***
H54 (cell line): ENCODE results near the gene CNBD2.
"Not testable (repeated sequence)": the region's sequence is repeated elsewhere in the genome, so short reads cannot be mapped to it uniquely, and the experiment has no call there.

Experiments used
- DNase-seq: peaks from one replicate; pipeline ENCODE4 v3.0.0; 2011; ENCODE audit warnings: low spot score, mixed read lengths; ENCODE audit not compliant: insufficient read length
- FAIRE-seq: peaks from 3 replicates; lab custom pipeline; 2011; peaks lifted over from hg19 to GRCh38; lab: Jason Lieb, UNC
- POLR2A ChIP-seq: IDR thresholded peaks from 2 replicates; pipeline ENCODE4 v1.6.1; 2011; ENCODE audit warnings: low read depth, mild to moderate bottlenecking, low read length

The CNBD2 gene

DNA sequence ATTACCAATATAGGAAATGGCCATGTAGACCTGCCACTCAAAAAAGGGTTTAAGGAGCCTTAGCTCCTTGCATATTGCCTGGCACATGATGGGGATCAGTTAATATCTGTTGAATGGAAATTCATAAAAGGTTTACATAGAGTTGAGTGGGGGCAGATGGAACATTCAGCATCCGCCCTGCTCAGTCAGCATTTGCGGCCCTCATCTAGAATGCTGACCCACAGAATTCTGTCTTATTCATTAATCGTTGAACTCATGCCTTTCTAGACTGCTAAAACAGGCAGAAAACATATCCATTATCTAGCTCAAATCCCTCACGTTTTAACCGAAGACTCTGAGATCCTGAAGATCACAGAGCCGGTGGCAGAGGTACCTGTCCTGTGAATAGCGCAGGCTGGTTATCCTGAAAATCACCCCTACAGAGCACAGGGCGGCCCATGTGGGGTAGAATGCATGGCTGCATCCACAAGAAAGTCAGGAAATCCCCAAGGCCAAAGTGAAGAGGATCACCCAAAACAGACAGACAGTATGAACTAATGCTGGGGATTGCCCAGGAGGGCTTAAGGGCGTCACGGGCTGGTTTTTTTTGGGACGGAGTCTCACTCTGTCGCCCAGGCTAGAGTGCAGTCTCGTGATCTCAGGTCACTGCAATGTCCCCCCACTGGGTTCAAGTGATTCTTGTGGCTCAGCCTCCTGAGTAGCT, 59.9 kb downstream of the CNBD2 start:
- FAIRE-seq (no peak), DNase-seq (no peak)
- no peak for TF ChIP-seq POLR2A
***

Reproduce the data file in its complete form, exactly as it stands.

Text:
H54 (cell line): ENCODE results near the gene CNBD2.
"Not testable (repeated sequence)": the region's sequence is repeated elsewhere in the genome, so short reads cannot be mapped to it uniquely, and the experiment has no call there.

Experiments used
- DNase-seq: peaks from one replicate; pipeline ENCODE4 v3.0.0; 2011; ENCODE audit warnings: low spot score, mixed read lengths; ENCODE audit not compliant: insufficient read length
- FAIRE-seq: peaks from 3 replicates; lab custom pipeline; 2011; peaks lifted over from hg19 to GRCh38; lab: Jason Lieb, UNC
- POLR2A ChIP-seq: IDR thresholded peaks from 2 replicates; pipeline ENCODE4 v1.6.1; 2011; ENCODE audit warnings: low read depth, mild to moderate bottlenecking, low read length

The CNBD2 gene

DNA sequence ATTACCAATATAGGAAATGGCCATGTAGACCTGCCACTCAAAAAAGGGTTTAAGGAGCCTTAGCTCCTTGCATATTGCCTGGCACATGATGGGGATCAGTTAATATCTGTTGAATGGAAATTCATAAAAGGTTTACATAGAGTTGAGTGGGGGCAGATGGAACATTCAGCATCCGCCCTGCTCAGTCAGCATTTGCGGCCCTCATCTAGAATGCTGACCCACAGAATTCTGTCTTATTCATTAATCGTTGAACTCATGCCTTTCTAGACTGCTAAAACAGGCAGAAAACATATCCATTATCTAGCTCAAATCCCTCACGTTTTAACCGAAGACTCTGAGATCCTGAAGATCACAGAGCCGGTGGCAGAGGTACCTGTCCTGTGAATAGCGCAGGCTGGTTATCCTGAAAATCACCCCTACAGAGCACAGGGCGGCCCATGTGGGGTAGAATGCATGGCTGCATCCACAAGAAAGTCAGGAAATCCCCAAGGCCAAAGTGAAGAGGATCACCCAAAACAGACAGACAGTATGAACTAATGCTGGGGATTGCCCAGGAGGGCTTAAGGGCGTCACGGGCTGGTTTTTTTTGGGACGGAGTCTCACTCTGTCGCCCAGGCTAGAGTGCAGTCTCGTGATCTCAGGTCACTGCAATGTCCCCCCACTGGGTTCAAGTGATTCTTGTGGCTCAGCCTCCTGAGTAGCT, 59.9 kb downstream of the CNBD2 start:
- FAIRE-seq (no peak), DNase-seq (no peak)
- no peak for TF ChIP-seq POLR2A